If we say that Christ’s transformation of human nature began at his resurrection, we have to provide some kind of explanation of his transfiguration. How does Christ have such radiant glory before he is resurrected? One common way is to see this event as a kind of proleptic anticipation of his resurrected glory. At the transfiguration, God supernaturally bestows the glory that Christ will one day have when he is risen from the dead. Or it could be taken as a bestowal of divine glory upon Jesus from the Father to indicate his favor and blessing and presence (hence the cloud). But here is the insight I had on a plane last week: the explanatory words “this is my Son” as a divine interpretative commentary at the climax of the narrative seems to indicate that what is happening is not fundamentally a prediction or alteration, but a revelation. The whole point of the story is to show us who Jesus really is: the cloud represents divine glory, yes, but Jesus is divine, and that is the point. The whiteness of his clothes is not imposed upon Jesus from an external source – it is the revelation of who Jesus truly is, it is the lifting of the veil to see His glory.
The tendency is to see the transfiguration as a unique, unusual moment in the life of Christ, with all the other moments of his life as the “normal” Christ. But as I reflected on this story on the plane last week, I came to think it may be quite the other way around: it is the transfiguration which reveals Christ most clearly. In the rest of his incarnate life He operates under, as Kierkegaard calls it, “divine incognito.” Nothing new is being added to Jesus at the transfiguration; rather, what He is already becomes manifest. Yes, Jesus is here partaking in the Father’s glory, so Peter can say, “when he received honor and glory from God the Father” (II Peter 1:17); the emphasis, from this angle, is “this is my Son.” But Jesus Himself is also fully divine, the Father’s glory is His glory as well, for “He is the radiance of the glory of God” (Hebrew 1:3). Thus, Peter can also say, “we were eyewitnesses of his majesty” (1:16, i.e., “the Lord Jesus Christ”). From this angle, the emphasis is revelatory: “this is my Son.”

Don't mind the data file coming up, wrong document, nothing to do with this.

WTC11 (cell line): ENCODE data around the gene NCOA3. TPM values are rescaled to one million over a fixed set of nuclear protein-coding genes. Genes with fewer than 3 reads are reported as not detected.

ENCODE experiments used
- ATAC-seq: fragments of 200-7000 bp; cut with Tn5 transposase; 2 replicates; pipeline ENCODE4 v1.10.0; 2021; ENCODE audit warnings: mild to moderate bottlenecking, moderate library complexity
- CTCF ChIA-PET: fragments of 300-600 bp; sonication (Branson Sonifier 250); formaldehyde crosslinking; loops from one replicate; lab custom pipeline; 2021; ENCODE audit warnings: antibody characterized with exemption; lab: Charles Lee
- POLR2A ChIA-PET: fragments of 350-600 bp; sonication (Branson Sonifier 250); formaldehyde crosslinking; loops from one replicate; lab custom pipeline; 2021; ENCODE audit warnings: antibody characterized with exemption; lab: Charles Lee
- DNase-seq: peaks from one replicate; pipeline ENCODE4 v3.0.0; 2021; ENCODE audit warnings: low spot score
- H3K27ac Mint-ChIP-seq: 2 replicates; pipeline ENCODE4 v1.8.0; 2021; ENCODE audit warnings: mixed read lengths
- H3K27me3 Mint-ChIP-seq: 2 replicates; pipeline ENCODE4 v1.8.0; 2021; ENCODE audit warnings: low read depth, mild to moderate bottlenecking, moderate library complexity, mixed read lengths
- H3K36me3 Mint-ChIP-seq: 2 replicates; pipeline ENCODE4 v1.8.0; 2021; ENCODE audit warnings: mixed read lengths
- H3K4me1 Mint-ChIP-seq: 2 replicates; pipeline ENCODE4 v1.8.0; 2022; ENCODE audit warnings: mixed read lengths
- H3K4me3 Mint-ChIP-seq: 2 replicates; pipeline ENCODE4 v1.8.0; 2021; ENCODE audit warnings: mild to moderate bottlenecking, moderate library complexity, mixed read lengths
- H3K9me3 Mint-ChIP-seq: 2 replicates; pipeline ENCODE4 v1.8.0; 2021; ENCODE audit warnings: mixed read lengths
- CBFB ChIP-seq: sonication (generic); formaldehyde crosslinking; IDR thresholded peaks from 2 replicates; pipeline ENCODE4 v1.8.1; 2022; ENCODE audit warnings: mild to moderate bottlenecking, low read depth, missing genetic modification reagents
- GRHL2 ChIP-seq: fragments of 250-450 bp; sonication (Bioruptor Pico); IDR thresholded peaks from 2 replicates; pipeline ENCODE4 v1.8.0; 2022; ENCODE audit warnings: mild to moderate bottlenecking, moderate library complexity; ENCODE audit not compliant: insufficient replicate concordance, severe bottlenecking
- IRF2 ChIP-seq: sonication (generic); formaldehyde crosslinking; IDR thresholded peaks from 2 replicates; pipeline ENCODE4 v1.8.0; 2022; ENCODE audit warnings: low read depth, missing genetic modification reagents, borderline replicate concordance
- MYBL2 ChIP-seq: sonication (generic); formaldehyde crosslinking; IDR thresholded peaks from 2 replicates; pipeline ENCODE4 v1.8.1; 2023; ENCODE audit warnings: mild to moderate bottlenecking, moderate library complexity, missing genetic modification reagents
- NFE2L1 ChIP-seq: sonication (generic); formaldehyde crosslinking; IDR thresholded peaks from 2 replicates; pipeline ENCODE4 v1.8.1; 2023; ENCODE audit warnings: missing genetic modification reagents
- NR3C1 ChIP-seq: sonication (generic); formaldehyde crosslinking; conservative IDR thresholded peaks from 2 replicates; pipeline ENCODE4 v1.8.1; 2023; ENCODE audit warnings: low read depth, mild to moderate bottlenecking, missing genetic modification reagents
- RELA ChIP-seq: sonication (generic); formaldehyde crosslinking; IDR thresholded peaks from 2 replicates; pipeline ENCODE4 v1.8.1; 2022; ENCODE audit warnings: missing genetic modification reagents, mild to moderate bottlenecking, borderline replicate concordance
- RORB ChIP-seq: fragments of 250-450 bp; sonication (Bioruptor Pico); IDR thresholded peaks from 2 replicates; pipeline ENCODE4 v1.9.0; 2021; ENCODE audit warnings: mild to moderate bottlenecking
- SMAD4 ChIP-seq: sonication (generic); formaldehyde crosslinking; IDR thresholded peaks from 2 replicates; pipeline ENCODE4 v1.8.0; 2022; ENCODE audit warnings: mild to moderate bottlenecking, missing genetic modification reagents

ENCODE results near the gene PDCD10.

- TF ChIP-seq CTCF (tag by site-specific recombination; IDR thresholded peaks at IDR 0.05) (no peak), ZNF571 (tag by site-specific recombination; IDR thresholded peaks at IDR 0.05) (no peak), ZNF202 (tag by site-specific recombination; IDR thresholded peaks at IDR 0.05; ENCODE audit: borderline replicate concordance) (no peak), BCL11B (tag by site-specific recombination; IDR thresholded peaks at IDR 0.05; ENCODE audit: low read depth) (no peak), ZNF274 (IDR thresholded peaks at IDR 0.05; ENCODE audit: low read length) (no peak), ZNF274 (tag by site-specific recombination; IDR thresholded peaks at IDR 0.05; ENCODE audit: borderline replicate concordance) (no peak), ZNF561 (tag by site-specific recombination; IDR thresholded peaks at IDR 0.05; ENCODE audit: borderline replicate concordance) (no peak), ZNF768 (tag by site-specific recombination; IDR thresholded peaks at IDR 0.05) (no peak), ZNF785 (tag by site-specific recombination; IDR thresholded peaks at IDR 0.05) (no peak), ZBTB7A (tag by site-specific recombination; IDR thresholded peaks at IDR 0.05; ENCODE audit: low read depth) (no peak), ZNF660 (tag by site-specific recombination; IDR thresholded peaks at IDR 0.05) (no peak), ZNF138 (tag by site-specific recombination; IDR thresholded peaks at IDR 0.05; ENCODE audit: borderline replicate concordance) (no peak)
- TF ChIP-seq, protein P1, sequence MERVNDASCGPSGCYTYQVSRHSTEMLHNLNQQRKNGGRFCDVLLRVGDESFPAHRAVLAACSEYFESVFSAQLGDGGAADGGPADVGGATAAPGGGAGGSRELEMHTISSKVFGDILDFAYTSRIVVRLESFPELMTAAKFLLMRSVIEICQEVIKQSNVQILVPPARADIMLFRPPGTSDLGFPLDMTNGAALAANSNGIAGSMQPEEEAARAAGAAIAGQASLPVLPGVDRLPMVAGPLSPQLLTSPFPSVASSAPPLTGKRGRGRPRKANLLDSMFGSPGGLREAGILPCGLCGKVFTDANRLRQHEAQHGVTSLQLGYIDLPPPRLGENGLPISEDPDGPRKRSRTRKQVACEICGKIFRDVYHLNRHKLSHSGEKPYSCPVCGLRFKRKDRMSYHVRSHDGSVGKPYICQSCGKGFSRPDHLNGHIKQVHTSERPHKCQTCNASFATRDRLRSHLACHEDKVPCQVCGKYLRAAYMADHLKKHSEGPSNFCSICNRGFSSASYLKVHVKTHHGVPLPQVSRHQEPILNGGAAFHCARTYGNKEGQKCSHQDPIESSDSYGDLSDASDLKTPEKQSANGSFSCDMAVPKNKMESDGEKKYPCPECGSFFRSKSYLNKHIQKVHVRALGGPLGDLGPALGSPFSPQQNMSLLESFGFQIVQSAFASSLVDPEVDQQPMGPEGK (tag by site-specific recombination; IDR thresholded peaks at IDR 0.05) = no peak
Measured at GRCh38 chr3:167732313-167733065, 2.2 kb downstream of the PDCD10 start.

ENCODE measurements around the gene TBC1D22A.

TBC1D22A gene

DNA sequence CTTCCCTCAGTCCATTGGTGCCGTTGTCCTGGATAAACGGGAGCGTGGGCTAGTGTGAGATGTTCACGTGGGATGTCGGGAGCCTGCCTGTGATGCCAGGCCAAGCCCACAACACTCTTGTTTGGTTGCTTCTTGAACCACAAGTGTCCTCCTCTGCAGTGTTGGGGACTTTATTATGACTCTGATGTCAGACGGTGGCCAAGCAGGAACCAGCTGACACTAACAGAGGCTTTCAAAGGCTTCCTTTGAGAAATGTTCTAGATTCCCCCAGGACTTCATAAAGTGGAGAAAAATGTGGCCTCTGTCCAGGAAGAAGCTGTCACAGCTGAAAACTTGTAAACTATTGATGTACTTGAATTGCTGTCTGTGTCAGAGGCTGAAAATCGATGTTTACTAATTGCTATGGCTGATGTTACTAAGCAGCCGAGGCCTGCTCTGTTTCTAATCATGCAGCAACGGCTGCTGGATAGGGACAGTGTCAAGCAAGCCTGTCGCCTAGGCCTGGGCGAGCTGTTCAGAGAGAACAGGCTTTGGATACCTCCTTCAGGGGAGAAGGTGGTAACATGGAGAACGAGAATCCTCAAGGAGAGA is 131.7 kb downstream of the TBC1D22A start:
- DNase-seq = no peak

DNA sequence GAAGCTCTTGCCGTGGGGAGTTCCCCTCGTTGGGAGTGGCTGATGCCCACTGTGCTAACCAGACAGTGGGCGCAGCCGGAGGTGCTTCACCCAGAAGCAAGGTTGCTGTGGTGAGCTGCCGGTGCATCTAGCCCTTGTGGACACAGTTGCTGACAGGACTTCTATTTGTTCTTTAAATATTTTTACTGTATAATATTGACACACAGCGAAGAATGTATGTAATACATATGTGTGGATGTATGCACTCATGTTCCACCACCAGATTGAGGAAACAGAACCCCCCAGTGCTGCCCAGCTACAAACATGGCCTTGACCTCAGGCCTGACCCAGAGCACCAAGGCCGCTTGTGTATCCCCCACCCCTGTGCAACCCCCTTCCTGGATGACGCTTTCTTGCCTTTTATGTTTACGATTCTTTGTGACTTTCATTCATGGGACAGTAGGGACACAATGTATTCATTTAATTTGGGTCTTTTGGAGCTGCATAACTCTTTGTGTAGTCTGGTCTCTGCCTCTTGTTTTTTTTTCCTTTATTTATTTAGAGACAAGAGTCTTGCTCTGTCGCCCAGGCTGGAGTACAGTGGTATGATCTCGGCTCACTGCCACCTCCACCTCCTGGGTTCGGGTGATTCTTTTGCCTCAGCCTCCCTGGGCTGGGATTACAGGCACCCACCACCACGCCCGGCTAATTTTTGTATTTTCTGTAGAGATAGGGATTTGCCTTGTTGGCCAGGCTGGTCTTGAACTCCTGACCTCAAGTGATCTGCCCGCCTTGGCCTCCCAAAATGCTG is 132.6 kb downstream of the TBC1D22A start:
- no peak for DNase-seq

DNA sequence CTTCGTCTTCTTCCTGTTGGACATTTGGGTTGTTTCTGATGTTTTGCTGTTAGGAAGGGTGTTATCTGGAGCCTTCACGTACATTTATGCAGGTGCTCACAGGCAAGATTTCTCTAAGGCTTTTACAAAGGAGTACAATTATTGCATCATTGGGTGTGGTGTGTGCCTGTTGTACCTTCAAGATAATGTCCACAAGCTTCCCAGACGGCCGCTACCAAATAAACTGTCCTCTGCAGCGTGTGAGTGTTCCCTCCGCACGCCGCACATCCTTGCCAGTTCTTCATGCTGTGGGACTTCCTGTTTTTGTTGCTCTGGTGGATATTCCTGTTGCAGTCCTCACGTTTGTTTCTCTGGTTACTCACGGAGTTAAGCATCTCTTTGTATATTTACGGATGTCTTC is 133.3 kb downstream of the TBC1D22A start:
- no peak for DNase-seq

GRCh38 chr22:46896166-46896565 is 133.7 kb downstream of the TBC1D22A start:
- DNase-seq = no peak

It therefore seems to me that there was indeed something unique about Christ’s earthly body, even prior to his resurrection. Why should this not be, given that it was united to the eternal Son of God? How strange it would be if being united to divinity had no effect on a human body!